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Candy Is Dandy, But…

Candy is Dandy, But…

What’s the Real Treat?

I’ve always loved Halloween. In fact, I encourage dressing up all the time with my kids. Capes. Sombreros. Pirate patches. Tutus. My daughters’ closets are filled with an assortment of costume pieces and parts. One minute they are fairies, the next knights. But when my older daughter was three, she tested my parenting allegiance to imaginative play when she declared herself a boy.

My daughter’s obsession with boy-hood began with an intense adoration for Nickelodeon’s Diego. Like many preschoolers, she found this animal rescuer worthy of high praise, especially since he lived in South America like my husband had during his days as a Peace Corps volunteer. I never minded my daughter being a daddy’s girl. I knew we’d had our share of fun, too. But when I was pregnant with my second child and she started introducing herself as the “big brother,” I began to worry. As an educator, I knew the value of role-playing and how it helped children negotiate gender roles, among other things. But I was struggling to embrace my daughter’s attitude of Why can’t every day be Halloween?

In Einstein Never Used Flashcards, Kathy Hirsh-Pasek and Roberta Michnick Golinkoff wrote about the importance of letting your children initiate their own fun, so I decided to let it run its course. After all, the authors reasoned, “[Pretend play] gives children a sense of power. And for people [children] who are being told what to do every minute of the day, having a sense of power is not only delightful, it’s instructive.”

This may be one reason dressing up has such a long tradition. All Hallows Eve dates back to the 1500s in Scotland. While adults largely participated in this Celtic practice, children going guising around neighborhoods became fashionable in North America by the early 1900s. This paved the way for costume parties and parades. And we all know the rest of the story. It wasn’t long before Halloween turned into a billion dollar industry. Stores now line their aisles with tricks and treats months in advance.

1410_Halloween_1According to OneStep Retail Solutions, since 2005, consumer spending on Halloween has increased by more than fifty-five percent. In a survey conducted last year, consumers said they spend an average of $75 per household, for a grand total of about $6.9 billion dished out as a nation – on the purchases of costumes for kids and adults, decorations, party favors, and of course, candy.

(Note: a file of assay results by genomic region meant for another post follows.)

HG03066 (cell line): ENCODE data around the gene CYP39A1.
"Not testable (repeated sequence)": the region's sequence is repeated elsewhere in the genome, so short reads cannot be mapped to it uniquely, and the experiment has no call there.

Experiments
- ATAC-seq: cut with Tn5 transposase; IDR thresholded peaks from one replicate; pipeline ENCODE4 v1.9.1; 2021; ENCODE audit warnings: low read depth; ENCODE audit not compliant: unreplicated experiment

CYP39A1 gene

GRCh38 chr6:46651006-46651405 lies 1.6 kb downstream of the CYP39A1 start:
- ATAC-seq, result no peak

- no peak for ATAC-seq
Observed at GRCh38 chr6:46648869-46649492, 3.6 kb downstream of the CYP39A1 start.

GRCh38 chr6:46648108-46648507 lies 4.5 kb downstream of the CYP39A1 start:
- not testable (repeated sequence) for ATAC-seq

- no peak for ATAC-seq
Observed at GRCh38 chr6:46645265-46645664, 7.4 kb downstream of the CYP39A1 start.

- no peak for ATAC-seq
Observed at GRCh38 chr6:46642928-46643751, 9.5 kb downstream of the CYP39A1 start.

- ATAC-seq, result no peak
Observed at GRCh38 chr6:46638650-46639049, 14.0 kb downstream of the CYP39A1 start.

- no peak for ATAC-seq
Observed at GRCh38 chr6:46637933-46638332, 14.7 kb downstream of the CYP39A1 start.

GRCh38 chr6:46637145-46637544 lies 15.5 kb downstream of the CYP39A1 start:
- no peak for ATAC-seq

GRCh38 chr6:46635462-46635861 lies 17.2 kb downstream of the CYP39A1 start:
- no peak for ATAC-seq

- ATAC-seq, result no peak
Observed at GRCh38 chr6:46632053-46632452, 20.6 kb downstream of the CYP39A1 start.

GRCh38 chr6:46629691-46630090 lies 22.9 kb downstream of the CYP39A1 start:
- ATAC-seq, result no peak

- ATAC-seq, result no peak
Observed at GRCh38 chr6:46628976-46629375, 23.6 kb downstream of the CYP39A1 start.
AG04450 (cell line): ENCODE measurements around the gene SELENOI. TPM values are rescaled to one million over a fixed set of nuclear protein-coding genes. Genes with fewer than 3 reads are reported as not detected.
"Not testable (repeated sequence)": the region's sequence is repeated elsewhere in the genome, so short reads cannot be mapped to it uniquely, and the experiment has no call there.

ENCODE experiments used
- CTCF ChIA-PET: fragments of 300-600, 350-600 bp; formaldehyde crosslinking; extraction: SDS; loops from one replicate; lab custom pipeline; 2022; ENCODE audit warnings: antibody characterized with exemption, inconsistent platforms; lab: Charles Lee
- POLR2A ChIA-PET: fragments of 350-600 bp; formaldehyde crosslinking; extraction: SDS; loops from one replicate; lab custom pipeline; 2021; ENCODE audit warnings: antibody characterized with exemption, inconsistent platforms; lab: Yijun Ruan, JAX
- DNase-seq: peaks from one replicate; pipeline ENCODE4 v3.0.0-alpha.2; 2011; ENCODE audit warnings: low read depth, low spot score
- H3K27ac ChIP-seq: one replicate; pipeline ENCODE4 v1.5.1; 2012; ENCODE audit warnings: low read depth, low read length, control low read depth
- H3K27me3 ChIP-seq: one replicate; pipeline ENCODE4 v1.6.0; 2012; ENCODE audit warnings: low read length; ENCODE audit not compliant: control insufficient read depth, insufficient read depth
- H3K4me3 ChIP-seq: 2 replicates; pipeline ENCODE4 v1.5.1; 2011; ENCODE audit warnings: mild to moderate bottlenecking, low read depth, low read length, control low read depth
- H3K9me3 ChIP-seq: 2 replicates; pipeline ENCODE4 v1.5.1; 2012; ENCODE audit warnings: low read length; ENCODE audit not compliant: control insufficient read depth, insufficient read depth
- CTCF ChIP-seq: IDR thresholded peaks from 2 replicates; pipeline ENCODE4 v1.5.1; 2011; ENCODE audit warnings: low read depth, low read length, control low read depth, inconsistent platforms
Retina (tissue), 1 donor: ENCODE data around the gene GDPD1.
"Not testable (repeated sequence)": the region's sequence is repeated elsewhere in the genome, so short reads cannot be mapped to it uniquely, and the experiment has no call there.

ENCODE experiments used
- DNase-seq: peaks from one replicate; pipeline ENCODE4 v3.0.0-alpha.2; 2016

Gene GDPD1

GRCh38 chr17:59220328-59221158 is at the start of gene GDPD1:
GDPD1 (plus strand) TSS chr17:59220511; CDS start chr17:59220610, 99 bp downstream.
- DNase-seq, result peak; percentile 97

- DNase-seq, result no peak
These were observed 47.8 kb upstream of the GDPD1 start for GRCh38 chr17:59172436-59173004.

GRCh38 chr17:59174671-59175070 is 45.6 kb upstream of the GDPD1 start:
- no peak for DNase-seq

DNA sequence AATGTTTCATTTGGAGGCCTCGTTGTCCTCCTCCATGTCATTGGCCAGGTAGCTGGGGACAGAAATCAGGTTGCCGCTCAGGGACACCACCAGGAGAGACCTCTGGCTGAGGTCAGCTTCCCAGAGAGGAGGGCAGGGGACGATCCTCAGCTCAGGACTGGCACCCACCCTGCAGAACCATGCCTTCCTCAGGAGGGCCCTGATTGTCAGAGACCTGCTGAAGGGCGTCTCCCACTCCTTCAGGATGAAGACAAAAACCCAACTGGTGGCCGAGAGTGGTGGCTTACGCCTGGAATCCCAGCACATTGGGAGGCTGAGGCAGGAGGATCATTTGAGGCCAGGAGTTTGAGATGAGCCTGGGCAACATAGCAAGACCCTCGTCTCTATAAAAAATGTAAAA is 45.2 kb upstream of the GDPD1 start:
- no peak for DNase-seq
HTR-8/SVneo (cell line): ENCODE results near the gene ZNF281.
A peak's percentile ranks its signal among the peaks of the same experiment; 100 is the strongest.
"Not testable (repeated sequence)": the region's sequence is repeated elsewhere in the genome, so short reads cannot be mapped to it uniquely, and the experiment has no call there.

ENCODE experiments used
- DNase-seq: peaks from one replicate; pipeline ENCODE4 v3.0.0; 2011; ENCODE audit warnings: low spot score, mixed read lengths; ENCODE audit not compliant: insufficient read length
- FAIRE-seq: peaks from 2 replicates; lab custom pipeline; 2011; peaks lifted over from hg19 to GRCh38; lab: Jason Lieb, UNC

As a parent who wants her kids to make healthy food choices all year long, I struggle a little bit with the sugar and artificial dye overload that is Halloween. Admittedly, I’d like to shift the balance of fun to the dress-up side of the holiday. Besides, if we’re putting all of this money (and time) into Halloween – costuming  our kids, ourselves, and our pets, why not help our children really get something out of it?

Like Molly Snow, who lives in Henrico with her family. She says her three elementary school-age kids have always loved Halloween and any chance to dress up. The excitement starts building in the summer for her 6-year-old daughter, Reagan. “She will have changed her mind three times by the time she arrives at the perfect plan for this year’s costume.” Molly says that for her boys, 10-year-old Ethan and 9-year-old Jack, “it has mainly been about the opportunity to dress up as someone they admire, which has required tapping into their creativity a bit more some years than others.”

For the Snows, this kind of creative energy is prevalent year-round thanks to a well-stocked playroom and a parental commitment to inspiring imaginative play. “We do not have costumes out only at Halloween time,” says Molly. “They [costumes] go into bins and baskets in our playroom and are out and visible should the creative mood strike. It doesn’t have to be an expensive undertaking to create a dress-up box or area of your playroom, nor do costumes have to be store-bought. Over the years I have kept our bins supplied with old jewelry and clothes of mine, old military uniform parts from my dad, pieces of fabric, etc.”

Beyond having the satisfaction of raising creative kids, Molly and her husband have reaped the benefits of encouraging dress-up at home. “Over the years we have watched – and the little entrepreneurs even charged admission to some – performances featuring superheroes, dance, gymnastics, animals, and sports stunts to name a few,” says Molly.

During the year, her kids look forward to participating in themed dress-up activities at school like sports-team day or book character day. According to Molly, the boys begin planning their Halloween costumes as soon as the family decorates the house at the beginning of October. And Molly admits that while her three kids are crazy about the dress-up side of trick-or-treating, “that is not to say that the candy is not a factor. They know exactly which houses give out full-size candy bars.”

1410_Halloween_2To get your children excited about dressing up for Halloween, Molly suggests taking time to talk about people that the kids admire and how that costume might be created. She also recommends sharing your enthusiasm with the kids. “Let them know that you’re excited and willing to help them make a costume.”